Food fuels our bodies. The same way that wood fuels a fire, we can’t function optimally or survive without it. When we sleep, we fast for six to eight hours, which means the longer we put off eating, the longer our bodies have to try and function without fuel. Breakfast can help support our brains to do great things and be productive. It also prevents us from being distracted by rumbling tummies. Read more about the effects of nutrients on brain function. 
Another barrier to breakfast is cost. We often assume that it’s easier to make a quick stop at a coffee shop, but this routine can end up being more expensive over time. For example, a yogurt parfait and a banana loaf from Starbucks costs $6.63 including tax, but you can get the equivalent items — all homemade by UBC nutrition students – at the Agora Café for $4. It also pays (pun intended) to be prepared. Prepping your meals in advance (as per the time saving tips above) is another way to cut costs.
This month, I invite you to rise and shine with breakfast, and if that’s not for you, find a way to incorporate an early morning snack into your routine a few days a week. Turning meals into social events (a potluck brunch perhaps?) is a great way to start.
All my best,
Photo credit: UBC Communications & Marketing
By Melissa Lafrance on February 2, 2017
We’re focusing on recipes and nutrition tips to support heart health and emotional wellbeing.
Since February is heart month and cardiovascular health is vital for overall health, let’s look at ways we can be kinder to our hearts.
Here are heart-healthy tips and recipes:
Feb. 14 is Valentine ’s day and it seems fitting to share recipes involving chocolate (in moderation).
Here are healthy chocolate recipes and meal ideas:
- Blueberry and Dark Chocolate Bread Pudding
- Avocado Chocolate Mousse
- Romantic Dinners
- Romantic Dinners – vegetarian
Hangry (hungry & angry): emotional reaction caused by hunger. It can manifest itself as being reactive, irritable, induce eating-anything-in-sight behaviours. It’s a real thing!
Here are tips and recipes to help you beet (ha!) the hangry-ness:
- Eat breakfast, your colleagues will thank you! 34 Healthy Breakfasts for Busy Mornings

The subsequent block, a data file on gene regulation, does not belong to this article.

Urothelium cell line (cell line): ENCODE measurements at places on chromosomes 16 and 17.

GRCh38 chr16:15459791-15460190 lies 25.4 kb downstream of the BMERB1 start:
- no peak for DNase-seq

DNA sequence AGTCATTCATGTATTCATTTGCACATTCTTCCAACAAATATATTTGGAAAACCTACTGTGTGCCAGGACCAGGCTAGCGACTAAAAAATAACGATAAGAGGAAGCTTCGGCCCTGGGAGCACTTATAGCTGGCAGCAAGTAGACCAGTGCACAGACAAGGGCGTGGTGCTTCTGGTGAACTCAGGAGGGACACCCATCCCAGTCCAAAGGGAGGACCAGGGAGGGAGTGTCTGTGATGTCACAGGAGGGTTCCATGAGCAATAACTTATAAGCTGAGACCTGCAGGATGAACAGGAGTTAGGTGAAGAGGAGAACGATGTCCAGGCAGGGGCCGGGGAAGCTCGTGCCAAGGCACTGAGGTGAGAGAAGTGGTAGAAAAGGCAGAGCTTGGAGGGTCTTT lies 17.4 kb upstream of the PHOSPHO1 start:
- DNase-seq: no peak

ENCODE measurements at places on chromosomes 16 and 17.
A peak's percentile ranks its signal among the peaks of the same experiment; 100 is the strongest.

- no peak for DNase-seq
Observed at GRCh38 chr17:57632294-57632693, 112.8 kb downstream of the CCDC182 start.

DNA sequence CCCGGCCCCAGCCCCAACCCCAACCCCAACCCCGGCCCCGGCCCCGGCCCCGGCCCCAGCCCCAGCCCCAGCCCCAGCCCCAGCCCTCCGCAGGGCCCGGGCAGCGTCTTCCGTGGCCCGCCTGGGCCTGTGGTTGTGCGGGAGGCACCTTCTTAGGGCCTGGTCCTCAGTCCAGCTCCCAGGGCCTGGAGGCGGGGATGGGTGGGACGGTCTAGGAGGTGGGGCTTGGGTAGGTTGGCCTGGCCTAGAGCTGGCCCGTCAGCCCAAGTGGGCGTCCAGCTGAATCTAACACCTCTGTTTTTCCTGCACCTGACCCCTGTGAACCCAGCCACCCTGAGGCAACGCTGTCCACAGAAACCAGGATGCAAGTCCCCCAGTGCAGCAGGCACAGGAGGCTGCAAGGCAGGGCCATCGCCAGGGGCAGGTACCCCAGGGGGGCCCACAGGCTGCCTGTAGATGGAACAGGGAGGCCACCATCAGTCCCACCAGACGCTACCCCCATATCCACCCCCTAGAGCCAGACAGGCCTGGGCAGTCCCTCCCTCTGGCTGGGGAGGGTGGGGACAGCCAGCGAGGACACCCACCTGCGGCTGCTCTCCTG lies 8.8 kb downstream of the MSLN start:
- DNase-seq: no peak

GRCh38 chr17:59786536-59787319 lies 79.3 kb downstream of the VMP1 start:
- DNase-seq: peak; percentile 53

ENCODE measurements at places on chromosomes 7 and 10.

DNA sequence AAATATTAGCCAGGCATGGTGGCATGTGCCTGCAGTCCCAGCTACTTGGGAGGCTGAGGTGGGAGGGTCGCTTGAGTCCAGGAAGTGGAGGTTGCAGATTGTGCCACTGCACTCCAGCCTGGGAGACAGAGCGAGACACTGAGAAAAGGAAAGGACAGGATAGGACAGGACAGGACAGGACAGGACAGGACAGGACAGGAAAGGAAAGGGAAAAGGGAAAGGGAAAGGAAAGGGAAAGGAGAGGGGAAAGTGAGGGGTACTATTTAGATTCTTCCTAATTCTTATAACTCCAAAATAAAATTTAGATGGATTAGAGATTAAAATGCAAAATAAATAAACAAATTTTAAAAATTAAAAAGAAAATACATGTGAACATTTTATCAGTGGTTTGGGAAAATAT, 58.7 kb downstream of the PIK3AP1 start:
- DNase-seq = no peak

- Roasted Beet, Walnut & Arugula Salad
- 27 easy high-protein snacks
- Interested in Nutritional Psychiatry? Read more on how food affects your mood.
Many emotions and feelings can manifest when we are eating. If we are paying attention by being mindful and noticing changes within ourselves, we can sometimes notice pleasure or displeasure when we eat, gratitude for the foods we have, and judgment towards our cooking abilities.
Here are easy recipes you can try to build your confidence:
Each week in February, we will be sharing tips, tricks, and information for heart health and emotional wellbeing! Become a UBC Health Contact to receive weekly reminders, tips and tricks.
By Miranda Massie on September 13, 2016
Eating your Way to a Productive September
Food fuels our bodies including our brains. Nourishing ourselves with good quality foods will help ensure peak cognitive function. It starts with a bright breakfast, then a recharging lunch, followed by delicious supper and balancing snacks to keep us going throughout the day!
Each week in September, we will be sharing tips, tricks, and information to help you have a productive September! Become a UBC Health Contact to receive weekly reminders, tips and tricks.
Remember to eat breakfast! Trust me, it’s worth it to get up a few minutes earlier than to have your stomach growling mid-morning during an important meeting. Breakfasts including foods with a low glycemic index will produce a slower rise and lower peak in blood glucose concentration after eating. It should also include carbohydrates such as low-in-sugar breakfast cereals, oatmeal, whole grain toast and add in some protein such as plain dairy or non-dairy product, eggs and nut butters to keep you satiated for longer.
Try out these easy and innovative breakfast ideas:
- Think outside the breakfast cereal box with 34 Healthy Breakfasts for Busy Mornings
- Explore a variety of breakfast and brunch recipes
- Easy overnight oats recipe
- Maple-Cinnamon Apple & Pear Baked Oatmeal (one of my favourite recipes from Oh She Glows)
- Additional low glycemic index recipes
This week, learn all about lunches to replace the old boring deli meet sandwich! You can always make extra portions at dinnertime to have an easy lunch the next day.
With a bit of planning and key ingredients on hand, it is possible to make complete dinners during the week!
Who’s ready for snacks? Try bringing a magic bullet to work and your cup filled with your smoothie ingredients for a refreshing pick me up. Bring your snacks for the week to have them on hand and be less tempted to run to the corner store.
Posted in Nutrition, Physical Health | Tagged Back to school, breakfast, dinner, eating, family, food, healthy, healthy eating tips, healthy recipes, leftovers, meals, planning, Recipes, september | Leave a response
By Colin Hearne on August 5, 2015
For more of Stephanie’s tasty treats visit our Healthy UBC Recipe Series web page – Bon Appétit!
- Sautéed Cinnamon Apples and Bananas– click here to view
- Tofu Bento Bowl – click here to view
- Healthy Breakfast Parfait – click here to view
- Brussel Sprout Apple and Turkey Bacon Hash – click here to view
Stephanie Dang is a fourth-year dietetics student at the University of British Columbia. When she is not busy studying, Stephanie volunteers at the eating disorder clinic at Children’s Hospital, works at a local bar, and plays soccer. Stephanie believes that living “healthy” means enjoying everything in moderation, and maintaining a balanced lifestyle. Staying physically active and satisfying your body’s nutritional needs shouldn’t be considered a burden, and if it is, seeing a dietitian is a great way to get advice on how to enjoy healthy living!